Most of the learners said they have never attended a science-outreach event. They were inspired by the young scientists’ stories and nearly half of them said they could see themselves pursuing a career in science. The learners also expressed a strong interest in more events of this kind, as well as mentorship during Grades 11 and 12 from peers at university. They asked about the salaries earned by astronomers, how long the studies take, and where astronomers are working in South Africa.

This initiative, started by two bright young scientists, hopefully marks the beginning of many more events of this kind. Mofokeng and Mbonani are already planning what to do on their next trip home.

News Archive

Leadership and responsible citizenship: key themes at the Global Leadership Summit
2015-07-09

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Leadership and responsible citizenship have been the main topics of discussion at the Global Leadership Summit which started on 5 July at the UFS Campus in Bloemfontein, and will continue until 17 July. More than 103 international delegates from various universities in Asia, the United States, and Europe, as well as 40 student delegates from the University of the Free State, are attending.

Kick-starting the summit talks was Prof Joel Samoff (Stanford University) who led discussions on transformation in institutions around the world. “Transformation is a constantly-changing interaction.  It is not a single objective, but a process, “ he said. This was followed by a robust panel discussion with student leaders of the UFS and those from James Madison University, Mount Holyoke College, and Rutgers University, who described the journey of transformation at their various universities.  “Young people are leading themselves in a different way, the context of the society we live in has changed,” said a UFS Student.

Keynote speaker, Zelda la Grange, gave an account of her experiences and the colourful journey of discovery of a “different” South Africa, working with President Nelson Mandela for 19 years, a journey that is the subject of  her book, “Good Morning Mr Mandela “. Under the theme “Breathing the same air: A metaphor for human solidarity, Prof Pumla Gobodo-Madikizela, Senior Research Professor in Trauma, Forgiveness, and Reconciliation Studies led a talk with Candice Mama, the daughter of slain anti-apartheid activist, Gelnack Masilo Mama, one of the victims of the former hit squad commander, Eugene de Kok. Candice inspired the audience with her philosophy on life and letting go of trauma: “Forgiveness is a process, and one needs to forgive to be able to be liberated from anger and bitterness,” she said.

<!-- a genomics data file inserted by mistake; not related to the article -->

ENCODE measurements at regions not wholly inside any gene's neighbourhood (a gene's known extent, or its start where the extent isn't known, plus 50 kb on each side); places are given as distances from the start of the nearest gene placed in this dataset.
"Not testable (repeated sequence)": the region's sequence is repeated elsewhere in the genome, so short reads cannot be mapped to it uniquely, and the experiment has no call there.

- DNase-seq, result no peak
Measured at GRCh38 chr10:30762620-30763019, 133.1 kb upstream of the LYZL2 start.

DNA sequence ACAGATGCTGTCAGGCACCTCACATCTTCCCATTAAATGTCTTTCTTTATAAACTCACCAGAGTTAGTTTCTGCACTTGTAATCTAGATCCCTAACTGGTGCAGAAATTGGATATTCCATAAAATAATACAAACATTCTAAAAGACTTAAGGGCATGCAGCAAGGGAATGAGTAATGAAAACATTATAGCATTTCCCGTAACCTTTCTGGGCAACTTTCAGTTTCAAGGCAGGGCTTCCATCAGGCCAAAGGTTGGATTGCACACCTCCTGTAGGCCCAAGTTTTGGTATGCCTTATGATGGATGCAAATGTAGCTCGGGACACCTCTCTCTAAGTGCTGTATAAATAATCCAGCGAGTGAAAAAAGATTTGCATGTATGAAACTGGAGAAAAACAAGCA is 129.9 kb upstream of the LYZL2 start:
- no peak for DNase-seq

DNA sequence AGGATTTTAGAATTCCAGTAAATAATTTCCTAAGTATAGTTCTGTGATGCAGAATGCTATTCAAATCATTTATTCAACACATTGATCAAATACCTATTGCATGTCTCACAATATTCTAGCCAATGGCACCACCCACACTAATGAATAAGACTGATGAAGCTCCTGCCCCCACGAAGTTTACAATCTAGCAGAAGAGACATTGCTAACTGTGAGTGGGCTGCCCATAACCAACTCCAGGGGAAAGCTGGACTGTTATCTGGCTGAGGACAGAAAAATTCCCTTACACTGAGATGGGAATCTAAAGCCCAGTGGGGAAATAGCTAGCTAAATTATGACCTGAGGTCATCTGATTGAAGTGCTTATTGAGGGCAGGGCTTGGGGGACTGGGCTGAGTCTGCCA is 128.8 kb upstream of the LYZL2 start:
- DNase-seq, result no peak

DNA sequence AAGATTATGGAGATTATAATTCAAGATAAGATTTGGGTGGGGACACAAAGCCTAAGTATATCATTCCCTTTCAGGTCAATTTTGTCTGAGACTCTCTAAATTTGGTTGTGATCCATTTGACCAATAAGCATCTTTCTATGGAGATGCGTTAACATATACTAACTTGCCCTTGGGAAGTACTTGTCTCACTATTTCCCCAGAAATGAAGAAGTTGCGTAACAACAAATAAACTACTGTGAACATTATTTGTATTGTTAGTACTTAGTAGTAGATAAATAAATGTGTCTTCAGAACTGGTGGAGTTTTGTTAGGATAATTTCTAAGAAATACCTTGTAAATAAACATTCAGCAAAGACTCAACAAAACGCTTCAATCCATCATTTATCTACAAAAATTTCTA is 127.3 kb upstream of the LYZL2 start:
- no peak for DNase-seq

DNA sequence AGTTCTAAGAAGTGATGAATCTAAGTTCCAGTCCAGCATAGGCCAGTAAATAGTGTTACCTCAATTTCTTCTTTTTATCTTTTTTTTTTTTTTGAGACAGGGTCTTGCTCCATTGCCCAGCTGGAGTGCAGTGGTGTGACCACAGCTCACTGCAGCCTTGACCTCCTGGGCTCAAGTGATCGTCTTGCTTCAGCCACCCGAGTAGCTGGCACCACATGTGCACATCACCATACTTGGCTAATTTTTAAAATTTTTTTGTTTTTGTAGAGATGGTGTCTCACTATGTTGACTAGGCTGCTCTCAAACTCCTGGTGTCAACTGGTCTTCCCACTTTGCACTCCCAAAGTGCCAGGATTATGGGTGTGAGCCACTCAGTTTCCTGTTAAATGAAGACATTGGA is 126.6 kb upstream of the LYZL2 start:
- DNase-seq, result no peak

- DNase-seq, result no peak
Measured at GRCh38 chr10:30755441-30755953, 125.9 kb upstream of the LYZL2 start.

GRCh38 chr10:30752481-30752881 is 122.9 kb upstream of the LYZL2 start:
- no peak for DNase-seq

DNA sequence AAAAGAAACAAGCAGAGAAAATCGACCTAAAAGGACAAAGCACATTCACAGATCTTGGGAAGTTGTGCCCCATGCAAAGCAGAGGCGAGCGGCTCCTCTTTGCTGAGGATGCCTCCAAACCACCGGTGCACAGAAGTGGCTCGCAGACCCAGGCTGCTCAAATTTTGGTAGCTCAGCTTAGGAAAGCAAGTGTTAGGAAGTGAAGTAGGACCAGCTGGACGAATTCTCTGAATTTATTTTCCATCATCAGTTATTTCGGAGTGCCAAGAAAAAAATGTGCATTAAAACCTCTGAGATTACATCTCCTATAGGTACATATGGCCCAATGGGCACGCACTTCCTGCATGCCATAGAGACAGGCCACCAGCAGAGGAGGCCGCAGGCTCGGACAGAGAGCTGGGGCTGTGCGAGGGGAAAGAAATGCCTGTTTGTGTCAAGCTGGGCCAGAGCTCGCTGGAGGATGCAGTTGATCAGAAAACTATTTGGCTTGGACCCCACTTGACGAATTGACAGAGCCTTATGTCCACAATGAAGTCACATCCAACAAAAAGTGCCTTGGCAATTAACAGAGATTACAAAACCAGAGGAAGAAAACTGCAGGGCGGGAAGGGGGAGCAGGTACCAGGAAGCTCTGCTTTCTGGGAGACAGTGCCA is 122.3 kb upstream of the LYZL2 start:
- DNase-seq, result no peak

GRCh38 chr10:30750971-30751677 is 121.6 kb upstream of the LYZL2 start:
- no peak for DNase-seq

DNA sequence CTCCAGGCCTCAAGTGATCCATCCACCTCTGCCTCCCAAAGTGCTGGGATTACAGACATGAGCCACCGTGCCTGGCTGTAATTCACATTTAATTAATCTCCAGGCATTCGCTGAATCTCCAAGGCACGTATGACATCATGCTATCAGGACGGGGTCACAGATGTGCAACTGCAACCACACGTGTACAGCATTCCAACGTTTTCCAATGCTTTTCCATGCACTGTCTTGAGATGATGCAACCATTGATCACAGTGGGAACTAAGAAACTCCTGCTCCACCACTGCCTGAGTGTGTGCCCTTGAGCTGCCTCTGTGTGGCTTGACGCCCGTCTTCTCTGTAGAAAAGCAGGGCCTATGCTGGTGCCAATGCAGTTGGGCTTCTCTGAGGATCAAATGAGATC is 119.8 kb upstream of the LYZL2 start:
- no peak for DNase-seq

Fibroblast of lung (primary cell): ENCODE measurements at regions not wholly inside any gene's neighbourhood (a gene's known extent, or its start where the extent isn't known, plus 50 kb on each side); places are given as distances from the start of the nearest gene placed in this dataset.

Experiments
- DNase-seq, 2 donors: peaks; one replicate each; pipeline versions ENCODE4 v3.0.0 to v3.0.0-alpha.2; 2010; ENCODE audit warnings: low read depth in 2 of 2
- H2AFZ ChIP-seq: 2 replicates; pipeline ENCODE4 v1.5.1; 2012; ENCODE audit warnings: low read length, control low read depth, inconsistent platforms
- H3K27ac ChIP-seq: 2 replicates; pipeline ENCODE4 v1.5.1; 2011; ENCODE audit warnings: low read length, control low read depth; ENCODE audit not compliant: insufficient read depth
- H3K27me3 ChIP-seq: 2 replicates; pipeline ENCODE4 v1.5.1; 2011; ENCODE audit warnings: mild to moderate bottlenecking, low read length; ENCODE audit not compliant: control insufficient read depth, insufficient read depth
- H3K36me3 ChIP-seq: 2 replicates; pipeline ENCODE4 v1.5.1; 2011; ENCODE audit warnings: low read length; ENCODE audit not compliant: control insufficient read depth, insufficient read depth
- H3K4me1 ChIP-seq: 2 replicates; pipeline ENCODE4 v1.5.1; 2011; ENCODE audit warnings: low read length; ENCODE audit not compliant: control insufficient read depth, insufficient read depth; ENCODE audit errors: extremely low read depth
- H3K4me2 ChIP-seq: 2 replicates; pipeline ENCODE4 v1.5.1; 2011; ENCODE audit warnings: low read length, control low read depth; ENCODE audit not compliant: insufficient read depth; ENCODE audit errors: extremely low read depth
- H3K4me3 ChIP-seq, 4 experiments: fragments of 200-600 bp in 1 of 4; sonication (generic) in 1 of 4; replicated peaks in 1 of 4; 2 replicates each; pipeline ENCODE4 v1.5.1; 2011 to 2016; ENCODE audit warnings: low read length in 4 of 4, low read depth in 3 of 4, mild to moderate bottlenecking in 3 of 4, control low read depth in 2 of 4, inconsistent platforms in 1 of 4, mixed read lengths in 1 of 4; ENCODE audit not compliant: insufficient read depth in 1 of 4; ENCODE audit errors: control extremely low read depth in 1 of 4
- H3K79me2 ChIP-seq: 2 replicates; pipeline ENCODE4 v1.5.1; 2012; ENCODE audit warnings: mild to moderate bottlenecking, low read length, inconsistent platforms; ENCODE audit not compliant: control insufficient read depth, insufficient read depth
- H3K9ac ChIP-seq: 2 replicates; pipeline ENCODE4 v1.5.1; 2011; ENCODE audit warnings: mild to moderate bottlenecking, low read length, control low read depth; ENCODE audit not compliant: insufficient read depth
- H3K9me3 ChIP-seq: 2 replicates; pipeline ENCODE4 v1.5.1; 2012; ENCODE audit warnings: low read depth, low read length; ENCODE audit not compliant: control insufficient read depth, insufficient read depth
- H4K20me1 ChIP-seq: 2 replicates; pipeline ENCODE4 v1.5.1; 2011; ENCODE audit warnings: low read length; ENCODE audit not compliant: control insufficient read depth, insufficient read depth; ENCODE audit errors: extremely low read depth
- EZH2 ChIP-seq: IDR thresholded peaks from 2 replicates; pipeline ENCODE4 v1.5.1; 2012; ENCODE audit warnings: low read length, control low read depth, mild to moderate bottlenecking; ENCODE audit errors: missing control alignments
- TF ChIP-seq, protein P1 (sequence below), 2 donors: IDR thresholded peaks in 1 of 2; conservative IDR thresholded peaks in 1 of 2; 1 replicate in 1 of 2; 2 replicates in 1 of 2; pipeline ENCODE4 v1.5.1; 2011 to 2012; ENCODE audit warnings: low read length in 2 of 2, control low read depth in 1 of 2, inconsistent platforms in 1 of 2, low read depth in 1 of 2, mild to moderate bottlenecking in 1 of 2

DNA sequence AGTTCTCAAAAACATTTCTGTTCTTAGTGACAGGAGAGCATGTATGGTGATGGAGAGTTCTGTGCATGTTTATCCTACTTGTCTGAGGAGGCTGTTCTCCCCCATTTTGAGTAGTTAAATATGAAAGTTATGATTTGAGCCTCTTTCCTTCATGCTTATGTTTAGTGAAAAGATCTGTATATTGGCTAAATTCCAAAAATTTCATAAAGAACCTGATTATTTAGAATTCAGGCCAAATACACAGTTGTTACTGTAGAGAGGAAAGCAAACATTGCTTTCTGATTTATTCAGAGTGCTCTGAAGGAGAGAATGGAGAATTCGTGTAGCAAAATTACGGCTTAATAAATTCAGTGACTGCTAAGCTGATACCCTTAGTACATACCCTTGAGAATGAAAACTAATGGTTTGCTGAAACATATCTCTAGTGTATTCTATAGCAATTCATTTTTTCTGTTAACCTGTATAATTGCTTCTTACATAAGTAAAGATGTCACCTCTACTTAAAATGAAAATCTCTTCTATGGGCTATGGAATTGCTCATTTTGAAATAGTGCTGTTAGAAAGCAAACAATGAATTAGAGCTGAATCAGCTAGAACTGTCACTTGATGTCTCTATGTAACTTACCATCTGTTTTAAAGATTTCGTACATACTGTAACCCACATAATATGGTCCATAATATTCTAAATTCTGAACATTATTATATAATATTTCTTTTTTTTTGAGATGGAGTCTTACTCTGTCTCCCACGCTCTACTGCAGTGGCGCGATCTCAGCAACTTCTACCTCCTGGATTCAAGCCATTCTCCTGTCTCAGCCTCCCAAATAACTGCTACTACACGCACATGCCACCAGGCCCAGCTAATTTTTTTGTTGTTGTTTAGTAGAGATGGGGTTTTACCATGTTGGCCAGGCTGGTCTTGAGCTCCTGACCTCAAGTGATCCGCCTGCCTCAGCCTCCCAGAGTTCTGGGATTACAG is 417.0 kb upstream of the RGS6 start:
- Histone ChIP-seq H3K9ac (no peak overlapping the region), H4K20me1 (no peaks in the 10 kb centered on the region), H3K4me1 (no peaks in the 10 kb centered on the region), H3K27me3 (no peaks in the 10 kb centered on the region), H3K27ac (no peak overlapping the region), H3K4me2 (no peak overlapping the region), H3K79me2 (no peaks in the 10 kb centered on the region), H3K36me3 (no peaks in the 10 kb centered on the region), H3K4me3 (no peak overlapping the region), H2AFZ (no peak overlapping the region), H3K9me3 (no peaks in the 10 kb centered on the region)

Dr Lis Lange, Vice Rector: Academic, UFS spoke of citizenship and freedom, focusing on the responsibility that humans have to create ethical, positive, and meaningful interaction in their daily lives and in their societies across the globe.

As part of the programme, delegates will visit the Qwaqwa Campus on 10 July 2015, where they will interact with the leadership of the campus, its staff, and students, and enjoy an arts and cultural experience of the Eastern Free State.  The summit will end with a visit to various sites in Bloemfontein, where delegates will engage in community-based outreach activities in disadvantaged communities around the city. 

UFS to host second Global Leadership Summit